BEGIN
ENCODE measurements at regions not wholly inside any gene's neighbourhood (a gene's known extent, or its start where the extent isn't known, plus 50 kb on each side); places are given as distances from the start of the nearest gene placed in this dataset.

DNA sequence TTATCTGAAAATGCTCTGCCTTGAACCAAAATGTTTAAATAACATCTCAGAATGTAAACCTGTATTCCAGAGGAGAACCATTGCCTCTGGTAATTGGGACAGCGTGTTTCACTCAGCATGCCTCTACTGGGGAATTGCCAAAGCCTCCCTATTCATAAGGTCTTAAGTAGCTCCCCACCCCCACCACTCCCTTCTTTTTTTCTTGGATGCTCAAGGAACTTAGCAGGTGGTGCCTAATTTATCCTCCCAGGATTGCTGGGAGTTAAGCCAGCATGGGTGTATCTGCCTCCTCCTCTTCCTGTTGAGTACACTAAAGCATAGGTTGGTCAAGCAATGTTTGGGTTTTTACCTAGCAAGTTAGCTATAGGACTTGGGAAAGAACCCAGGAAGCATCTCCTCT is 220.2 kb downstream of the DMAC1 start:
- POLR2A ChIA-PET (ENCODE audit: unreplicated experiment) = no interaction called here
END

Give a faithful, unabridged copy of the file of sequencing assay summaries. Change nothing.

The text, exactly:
ENCODE measurements at regions not wholly inside any gene's neighbourhood (a gene's known extent, or its start where the extent isn't known, plus 50 kb on each side); places are given as distances from the start of the nearest gene placed in this dataset.

DNA sequence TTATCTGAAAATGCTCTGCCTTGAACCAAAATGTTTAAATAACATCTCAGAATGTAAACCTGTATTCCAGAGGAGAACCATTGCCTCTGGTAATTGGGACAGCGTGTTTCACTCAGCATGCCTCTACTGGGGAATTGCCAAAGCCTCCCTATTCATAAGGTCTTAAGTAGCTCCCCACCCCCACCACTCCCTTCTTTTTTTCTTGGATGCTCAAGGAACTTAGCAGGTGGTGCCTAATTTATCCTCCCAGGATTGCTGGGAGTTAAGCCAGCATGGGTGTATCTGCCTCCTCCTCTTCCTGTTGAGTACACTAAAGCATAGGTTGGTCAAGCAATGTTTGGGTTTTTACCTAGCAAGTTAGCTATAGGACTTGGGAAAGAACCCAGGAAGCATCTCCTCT is 220.2 kb downstream of the DMAC1 start:
- POLR2A ChIA-PET (ENCODE audit: unreplicated experiment) = no interaction called here